05 February 2006

Sweet Anise Raisin Bread on Sunday~


This morning we are determined to have a better day than yesterday, which was the day of missed moments. We woke up to a breakfast of espresso and milk, butter and marmalade on the sweet bread I had made and set aside for this morning. We pretty much finished off 1/2 a kilo! While A watches his soccer team (inter) on tv, I have decided against better judgment, to blog instead of studying for my test...

This is a picture of the pastry shop in Lucca which first produced (in large quantities) the bread we ate this morning

Here is the recipe:

sponge: 1 cup flour, 1/2 cup warm water, 1 1/2 envelopes active dry yeast (or 1/2 oz compressed yeast)

dough: 2 1/2 cups flour, 2/3 cup sugar, 2/3 cup warm water, 1/2 tsp salt, 2/3 cup raisins, 1 tbsp freshest anise seeds

1) For the sponge: dissolve the yeast in the warm (about 105 degree) water with a whisk, place the flour in a small bowl and stir the yeast mixture in, cover with plastic wrap and allow to ferment for 1/2 hour

2) For the dough: place all ingredients save the raisins and anise in the bowl of a heavy duty mixer, add the sponge and beat on low speed for about 5 minutes until smooth and elastic (start with paddle, switch to the dough hook), add the raisins and anise and mix in until even, cover the bowl and ferment until doubled (3-4 hours)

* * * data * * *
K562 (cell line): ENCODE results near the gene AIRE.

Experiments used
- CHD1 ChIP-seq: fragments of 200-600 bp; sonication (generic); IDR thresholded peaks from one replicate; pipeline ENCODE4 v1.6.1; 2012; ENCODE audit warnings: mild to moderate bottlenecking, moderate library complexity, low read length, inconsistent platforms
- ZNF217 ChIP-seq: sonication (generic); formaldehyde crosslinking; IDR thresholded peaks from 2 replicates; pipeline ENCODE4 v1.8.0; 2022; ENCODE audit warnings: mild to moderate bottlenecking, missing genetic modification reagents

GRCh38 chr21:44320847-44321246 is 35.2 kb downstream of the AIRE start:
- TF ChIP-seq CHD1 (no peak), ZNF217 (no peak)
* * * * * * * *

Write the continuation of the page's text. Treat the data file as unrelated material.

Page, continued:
3) Deflate the dough on a floured surface, kneading briefly. Form the dough into either a long cylinder (about 24 inches) and connect the ends to form a ring, or into two small rectangular loaves. Place on a paper lined baking sheet and proof until doubled (2-3 hours) covered with a tea towel

4) To bake: at 375 degrees, until a tester emerges clean (about 45 min for the ring, 30 min for loaves). Cool on rack, cover well with plastic wrap. Freezes well. [photo to follow]

3 Comments:

Anonymous Barbara said...

Thanks for dropping by my site Kristina. You have created a wonderful blog. I'll be visiting often. A cousin of mine is off to Italy in two weeks and starting from Sicily is planning on travelling the length of Italy as the mood takes him.

2:49 PM  
Blogger Kristina said...

Thanks Barbara! I'm sure your cousin will have a wonderful trip; Italy is supposed to be lovely in the spring time...

11:00 PM  
Blogger Julie Fordyce said...

This looks very much like a bread my mother and grandmother made; our Italian family is from a town outside of Lucca--Camporgiano. We call it "cricenta", but I don't know if that's correct or has been Americanized over the decades. Can you tell me? Thanks.

5:59 PM  

Post a Comment

Links to this post:

Create a Link

<< Home